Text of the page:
El Salvador's guerrilla leaders are not talking much about quick victories anymore, but still seem confident of winning over the long haul. This is the message that is coming from friends of the guerrillas both inside and outside El Salvador.
The failures of teh guerrillas' "final offensive" in January and the Reagan administration's decition to send additional military aid and advisers to El Salvador have apparently had a sobering effect on some of the guerrillas.
But they have not broken the spirit of their leadership, say these sources. For one thing, the guerrillas did not consider their January offensive to be the total failure that it is often depicted to have been in Washington.
A Roman Catholic parish priest who has worked in popular organizations allied with the guerrillas for more than a decade describes the situation this way: "When the United States gets hired of interfering in El Salvador, that's when we will triumph."
Eduardo Calles, identified as a vice-president of the guerrilla front organization Frente Democratico Revolutionario (FDR), which handles most of the guerrillas' external political statements, put it his way: "The intervention of the United States has caused us to modify our battle techniques. . . . A period of readjustment and reorganization of the masses is required."
Both the priest and Calles make it sound as though the struggle could take many years. At the same time, however, they act as though the battle is going relatively well for the guerrillas. And they take a hard line toward negotiations with the US-supported El Salvador junta.
Calles spoke to reporters who were taken to meet him recently at a secret location in El Salvador. Both he and the priest, who declined to be identified, repeated what has become the standard line from the FDR concerning negotiations with the junta led by Jose Napoleon Duarte:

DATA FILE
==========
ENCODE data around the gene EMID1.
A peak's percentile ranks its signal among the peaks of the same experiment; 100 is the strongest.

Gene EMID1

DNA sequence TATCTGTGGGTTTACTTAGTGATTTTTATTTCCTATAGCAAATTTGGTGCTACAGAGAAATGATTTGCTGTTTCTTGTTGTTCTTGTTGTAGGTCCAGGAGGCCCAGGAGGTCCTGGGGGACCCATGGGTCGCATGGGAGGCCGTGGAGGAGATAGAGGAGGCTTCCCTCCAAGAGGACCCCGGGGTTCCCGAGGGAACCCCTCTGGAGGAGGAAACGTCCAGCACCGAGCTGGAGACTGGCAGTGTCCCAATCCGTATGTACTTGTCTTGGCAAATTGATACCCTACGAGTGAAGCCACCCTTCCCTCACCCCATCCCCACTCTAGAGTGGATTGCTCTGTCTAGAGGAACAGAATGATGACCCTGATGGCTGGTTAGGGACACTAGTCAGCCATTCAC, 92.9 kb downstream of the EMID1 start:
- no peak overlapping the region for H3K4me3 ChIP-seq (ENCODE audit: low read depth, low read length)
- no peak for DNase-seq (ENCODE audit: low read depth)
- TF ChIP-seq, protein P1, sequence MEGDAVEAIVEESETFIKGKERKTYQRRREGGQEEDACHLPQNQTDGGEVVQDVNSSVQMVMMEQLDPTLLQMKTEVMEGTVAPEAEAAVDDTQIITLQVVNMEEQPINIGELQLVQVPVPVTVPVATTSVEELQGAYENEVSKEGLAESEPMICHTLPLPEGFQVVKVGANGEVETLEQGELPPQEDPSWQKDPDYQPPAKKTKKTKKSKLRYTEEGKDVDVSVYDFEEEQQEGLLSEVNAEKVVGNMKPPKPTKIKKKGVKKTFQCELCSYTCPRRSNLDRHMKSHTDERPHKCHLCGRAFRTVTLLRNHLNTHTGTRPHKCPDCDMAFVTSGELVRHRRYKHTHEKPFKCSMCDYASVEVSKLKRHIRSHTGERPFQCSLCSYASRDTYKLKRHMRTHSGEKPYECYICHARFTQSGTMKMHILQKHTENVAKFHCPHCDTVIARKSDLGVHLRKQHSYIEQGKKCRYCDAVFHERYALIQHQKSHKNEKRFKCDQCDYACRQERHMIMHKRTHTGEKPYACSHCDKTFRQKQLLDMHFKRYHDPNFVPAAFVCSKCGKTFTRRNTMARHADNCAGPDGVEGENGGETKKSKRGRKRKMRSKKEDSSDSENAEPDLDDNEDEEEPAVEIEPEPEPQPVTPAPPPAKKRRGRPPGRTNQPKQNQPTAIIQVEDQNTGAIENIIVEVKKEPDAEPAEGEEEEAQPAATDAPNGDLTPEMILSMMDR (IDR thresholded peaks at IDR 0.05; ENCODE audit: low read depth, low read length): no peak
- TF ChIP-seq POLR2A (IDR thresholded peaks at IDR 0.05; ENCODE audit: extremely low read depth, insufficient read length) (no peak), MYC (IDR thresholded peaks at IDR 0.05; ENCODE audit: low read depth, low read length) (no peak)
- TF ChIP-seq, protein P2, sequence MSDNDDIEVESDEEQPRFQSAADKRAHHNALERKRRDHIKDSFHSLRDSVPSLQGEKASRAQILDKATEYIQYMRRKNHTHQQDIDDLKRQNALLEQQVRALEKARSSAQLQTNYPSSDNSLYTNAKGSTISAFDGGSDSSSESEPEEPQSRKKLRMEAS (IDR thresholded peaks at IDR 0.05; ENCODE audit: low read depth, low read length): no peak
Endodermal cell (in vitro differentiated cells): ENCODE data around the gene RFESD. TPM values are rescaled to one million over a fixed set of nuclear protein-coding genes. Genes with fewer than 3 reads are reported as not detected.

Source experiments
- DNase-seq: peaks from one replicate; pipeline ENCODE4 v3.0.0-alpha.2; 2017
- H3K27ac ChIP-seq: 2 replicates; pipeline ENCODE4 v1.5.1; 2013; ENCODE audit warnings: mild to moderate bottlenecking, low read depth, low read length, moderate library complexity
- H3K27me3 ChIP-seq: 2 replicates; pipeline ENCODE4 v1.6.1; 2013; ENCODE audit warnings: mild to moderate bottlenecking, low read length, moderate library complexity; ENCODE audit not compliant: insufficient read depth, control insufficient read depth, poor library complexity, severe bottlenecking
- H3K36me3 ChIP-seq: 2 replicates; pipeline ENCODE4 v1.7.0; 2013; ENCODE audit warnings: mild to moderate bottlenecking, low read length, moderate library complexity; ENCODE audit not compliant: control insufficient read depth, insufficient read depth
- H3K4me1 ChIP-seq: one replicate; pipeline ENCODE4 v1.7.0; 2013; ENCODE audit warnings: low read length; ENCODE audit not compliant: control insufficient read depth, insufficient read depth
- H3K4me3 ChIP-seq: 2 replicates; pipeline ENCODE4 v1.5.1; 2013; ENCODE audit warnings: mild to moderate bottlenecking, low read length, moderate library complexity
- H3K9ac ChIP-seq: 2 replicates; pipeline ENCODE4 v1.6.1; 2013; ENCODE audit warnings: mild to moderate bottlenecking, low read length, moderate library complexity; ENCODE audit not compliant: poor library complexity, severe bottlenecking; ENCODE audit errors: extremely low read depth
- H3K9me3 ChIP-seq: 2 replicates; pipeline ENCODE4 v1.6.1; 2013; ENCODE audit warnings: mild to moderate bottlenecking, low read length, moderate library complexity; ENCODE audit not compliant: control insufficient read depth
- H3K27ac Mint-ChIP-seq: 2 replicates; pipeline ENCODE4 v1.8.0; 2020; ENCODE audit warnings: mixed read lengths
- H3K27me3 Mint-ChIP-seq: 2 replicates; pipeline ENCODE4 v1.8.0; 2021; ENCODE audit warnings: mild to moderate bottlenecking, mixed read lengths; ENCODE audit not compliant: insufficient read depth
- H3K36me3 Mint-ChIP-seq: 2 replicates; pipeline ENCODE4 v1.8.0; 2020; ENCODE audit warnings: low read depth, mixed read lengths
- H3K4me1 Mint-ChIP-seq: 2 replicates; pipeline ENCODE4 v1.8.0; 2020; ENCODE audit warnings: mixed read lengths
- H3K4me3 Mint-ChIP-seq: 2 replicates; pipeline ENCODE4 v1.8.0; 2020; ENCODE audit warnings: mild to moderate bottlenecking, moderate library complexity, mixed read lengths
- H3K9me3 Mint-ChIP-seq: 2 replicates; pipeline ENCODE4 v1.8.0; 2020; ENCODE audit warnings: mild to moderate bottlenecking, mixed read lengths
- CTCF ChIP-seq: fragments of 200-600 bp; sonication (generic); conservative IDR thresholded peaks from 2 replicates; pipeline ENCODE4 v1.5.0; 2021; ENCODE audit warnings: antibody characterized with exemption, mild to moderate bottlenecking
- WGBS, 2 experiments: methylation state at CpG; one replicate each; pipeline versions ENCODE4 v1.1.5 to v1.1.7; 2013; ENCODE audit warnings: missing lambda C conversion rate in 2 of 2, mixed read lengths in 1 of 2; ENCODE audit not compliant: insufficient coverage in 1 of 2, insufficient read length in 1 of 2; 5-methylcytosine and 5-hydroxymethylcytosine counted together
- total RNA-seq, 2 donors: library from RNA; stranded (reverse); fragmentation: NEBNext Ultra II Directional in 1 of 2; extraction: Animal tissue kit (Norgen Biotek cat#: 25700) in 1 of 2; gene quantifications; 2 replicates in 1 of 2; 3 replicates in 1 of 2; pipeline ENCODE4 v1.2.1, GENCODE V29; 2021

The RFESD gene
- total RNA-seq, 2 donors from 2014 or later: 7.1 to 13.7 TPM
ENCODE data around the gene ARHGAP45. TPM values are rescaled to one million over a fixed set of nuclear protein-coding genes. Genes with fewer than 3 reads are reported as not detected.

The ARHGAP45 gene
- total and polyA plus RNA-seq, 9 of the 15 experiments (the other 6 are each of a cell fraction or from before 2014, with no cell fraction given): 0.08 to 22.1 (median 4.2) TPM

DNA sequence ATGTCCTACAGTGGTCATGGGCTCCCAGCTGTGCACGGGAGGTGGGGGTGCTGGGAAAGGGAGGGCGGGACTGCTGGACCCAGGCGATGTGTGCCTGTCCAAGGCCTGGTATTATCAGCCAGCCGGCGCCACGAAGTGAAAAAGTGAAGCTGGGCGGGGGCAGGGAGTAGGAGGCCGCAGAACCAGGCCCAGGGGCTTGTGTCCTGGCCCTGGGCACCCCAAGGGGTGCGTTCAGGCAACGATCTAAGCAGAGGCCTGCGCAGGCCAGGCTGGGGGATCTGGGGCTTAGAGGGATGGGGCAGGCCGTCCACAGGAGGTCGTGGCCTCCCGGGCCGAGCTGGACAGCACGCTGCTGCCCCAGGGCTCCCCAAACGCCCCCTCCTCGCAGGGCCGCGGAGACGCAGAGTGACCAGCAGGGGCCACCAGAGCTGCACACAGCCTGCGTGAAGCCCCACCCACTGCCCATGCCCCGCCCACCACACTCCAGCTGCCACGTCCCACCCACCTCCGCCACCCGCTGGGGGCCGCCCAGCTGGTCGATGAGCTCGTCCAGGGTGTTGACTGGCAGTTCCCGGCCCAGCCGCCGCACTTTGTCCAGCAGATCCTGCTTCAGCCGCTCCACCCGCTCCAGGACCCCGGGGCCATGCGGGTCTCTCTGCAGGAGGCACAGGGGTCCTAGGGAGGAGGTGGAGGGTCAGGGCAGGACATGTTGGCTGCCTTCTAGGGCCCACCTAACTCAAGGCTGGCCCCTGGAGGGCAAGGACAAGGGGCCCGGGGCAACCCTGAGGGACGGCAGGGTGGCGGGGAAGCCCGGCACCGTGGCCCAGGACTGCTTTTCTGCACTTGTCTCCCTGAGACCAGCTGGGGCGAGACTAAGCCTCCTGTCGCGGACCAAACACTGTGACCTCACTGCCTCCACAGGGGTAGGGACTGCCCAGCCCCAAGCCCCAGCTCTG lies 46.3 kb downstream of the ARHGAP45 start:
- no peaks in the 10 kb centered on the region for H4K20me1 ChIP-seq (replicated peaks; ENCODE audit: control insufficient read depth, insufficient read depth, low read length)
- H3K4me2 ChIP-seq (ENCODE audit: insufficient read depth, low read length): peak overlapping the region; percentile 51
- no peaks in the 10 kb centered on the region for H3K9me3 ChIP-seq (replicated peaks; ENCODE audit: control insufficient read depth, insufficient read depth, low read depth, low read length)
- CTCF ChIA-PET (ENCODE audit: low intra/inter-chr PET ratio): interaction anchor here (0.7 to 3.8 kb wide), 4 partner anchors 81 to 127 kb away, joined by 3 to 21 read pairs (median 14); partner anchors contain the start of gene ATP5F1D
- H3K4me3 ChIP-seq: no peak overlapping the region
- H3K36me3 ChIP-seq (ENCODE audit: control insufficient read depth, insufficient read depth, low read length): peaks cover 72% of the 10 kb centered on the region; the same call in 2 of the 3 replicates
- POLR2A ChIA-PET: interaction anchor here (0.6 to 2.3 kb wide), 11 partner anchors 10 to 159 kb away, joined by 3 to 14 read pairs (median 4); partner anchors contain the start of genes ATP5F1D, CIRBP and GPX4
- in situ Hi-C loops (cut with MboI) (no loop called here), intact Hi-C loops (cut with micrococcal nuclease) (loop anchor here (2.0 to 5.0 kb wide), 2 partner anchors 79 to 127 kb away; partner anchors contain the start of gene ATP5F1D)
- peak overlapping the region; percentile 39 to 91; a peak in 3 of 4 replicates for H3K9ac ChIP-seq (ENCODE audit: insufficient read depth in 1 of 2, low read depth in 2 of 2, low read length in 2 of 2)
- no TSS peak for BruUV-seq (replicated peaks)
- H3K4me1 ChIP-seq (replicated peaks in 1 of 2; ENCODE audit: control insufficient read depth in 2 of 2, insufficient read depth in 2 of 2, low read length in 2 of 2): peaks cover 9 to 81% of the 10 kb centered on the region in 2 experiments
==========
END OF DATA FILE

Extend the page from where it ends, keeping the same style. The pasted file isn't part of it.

The guerrilla movement would talk with the United States, but not with President Duarte. The guerrillas implied that peace could come only once the Duarte regime and its military arm were disbanded.
"You can't make a pact with assassins," said the priest in an interview at a separate location. The priest suggested that President Duarte and leading Salvadoran military men allied with him would have to face a trial.
Both Calles and the priest claimed that while the January offensive had fallen short of some of its aims, it had the effect of opening "corridors" in the countryside where the guerrillas could operate with relative impunity.
The priest claimed that "about 80 percent" of the goals of the offensive had been achieved but that the guerrillas had made a "scandalous" error in announcing in advance plans for a general strike in the capital city of San Salvador. This, he said, allowed the Army to move into factories in anticipation of a strike and to threaten workers and others with the loss of their livelihood if they participated.
The priest said that while most Roman Catholic priests and nuns in El Salvador were "conservatives," some 30 were actively working with the guerrillas and that several had been killed in the war.
In nearby Honduras, another person who has relations with the FDR said that the US State Department was distorting the picture by implying the Cubans were in virtual control of the Salvadoran guerrilla movement.
Jorge Arturo Reina, a leftist but non-Marxist political leader and former rector of Honduras' National Autonomous University, said that if the guerrillas had been under Cuban direction they would not have been so stupid as to announce in advance their January offensive and planned general strike. He said that only one faction, the small Communist Party of El Salvador, was tightly allied with the Soviets.One of the most powerful guerrilla groups, the Ejercito Revolutionario del Pueblo (ERP --People's Revolutionary Army), he said, was heavily Trotskyist rather than pro-Moscow.
Reina, who for a time early this year attempted to act as an intermediary between the FDR and the United States, said that neither side could achieve a military victory in El Salvador under the present circumstances. He said a political solution involving the sharing of power was the only way out, but he did not think such a solution was likely in the near future, given the wide differences between the two sides.